Keynote Speech Delivered by Deputy Prime Minister and Minister of Defense of Nepal Honorable Mr. Ishwar Pokhrel at the 8th Beijing Xiangshan Forum, China
(26 October 2018)
4th Plenary Session: UN Peacekeeping: Challenges and Cooperation
Ladies and Gentlemen:
Namaste, good morning and season’s greetings!
I begin by expressing my gratitude to the Government of the People’s Republic of China, in particular His Excellency Defense Minister General WEI Fenghe, for inviting me to this important Forum and for the warm hospitality extended to my delegation.
I have brought with me greetings and best wishes from the Government and people of Nepal for the success of this Forum.
Based on our long experiences in, and contribution to, the UN peacekeeping operations, I take this as a privilege to share my thoughts in this Forum. The theme ”UN Peacekeeping: Challenges and Cooperation” chosen for this plenary, is both timely and pertinent. It is also an important opportunity for us to learn from the wisdom and experiences of the distinguished participants, senior policy makers and high ranking military officials.
Before I enter into the topic of today, let me underline that Nepal and China enjoy very friendly and cooperative relations based on the Five Principles of Peaceful Co-existence. Sincere observance and policy of non-interference in each other’s internal affairs has made our relationship trouble-free.
As a permanent member of the UN Security Council, China has been playing an important role in maintaining international peace and security, strengthening multilateral system, and combating terrorism. We admire China’s strong support to UN peacekeeping operations.
Our participation in the UN peacekeeping operations is almost as old as our membership of the United Nations. For the last 60 years, Nepal has been a credible and dependable partner of the United Nations in peacekeeping. This is a flagship contribution of Nepal to the world body. This represents our innate desire for peace and security of mankind profoundly inspired by the eternal message of peace, harmony and compassion of Buddha, the apostle of peace and enlightened son of Nepal.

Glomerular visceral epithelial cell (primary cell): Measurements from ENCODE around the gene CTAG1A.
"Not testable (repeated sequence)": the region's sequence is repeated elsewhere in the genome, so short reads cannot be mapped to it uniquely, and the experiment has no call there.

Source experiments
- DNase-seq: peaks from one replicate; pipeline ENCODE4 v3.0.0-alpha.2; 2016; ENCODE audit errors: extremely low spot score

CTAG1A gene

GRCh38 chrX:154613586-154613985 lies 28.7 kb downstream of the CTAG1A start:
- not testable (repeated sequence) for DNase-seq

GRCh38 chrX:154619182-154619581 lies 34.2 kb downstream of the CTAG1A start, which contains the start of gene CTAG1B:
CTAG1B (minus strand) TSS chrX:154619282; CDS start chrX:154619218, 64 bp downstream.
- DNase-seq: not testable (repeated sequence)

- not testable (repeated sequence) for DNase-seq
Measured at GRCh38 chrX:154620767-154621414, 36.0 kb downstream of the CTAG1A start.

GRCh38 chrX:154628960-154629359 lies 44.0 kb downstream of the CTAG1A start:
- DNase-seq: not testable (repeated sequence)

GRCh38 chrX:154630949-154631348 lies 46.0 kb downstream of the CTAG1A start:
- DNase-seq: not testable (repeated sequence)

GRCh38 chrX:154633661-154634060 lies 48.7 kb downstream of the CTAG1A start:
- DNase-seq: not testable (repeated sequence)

So far, over one hundred and thirty-six thousand Nepali blue helmets have rendered exemplary service to 45 UN peacekeeping missions. I salute 73 Nepali peacekeepers who made ultimate sacrifice for the protection and security of those in risks and almost equal number who sustained serious injuries in the line of duty.
Nepali peacekeepers reached 6,257 after recent contributions of 600 High Readiness Protection Battalion in Central African Republic recently. They are serving in 11 out of 14 peacekeeping missions and 3 Special Political Missions, making Nepal 5th largest troop and police contributing country. We recommit the vital work of Nepali blue helmets continue as long as they are needed. Upon the request from United Nations, we are always ready to contribute 10% of our total military strength to peace keeping missions that comes very close to 10,000 in number. We are sincerely working towards raising the number of female peacekeepers to the target of 15 percent of the total deployed force. We are also committed to meet the UN benchmark of deploying 15% females in the Staff Officers and Observers category.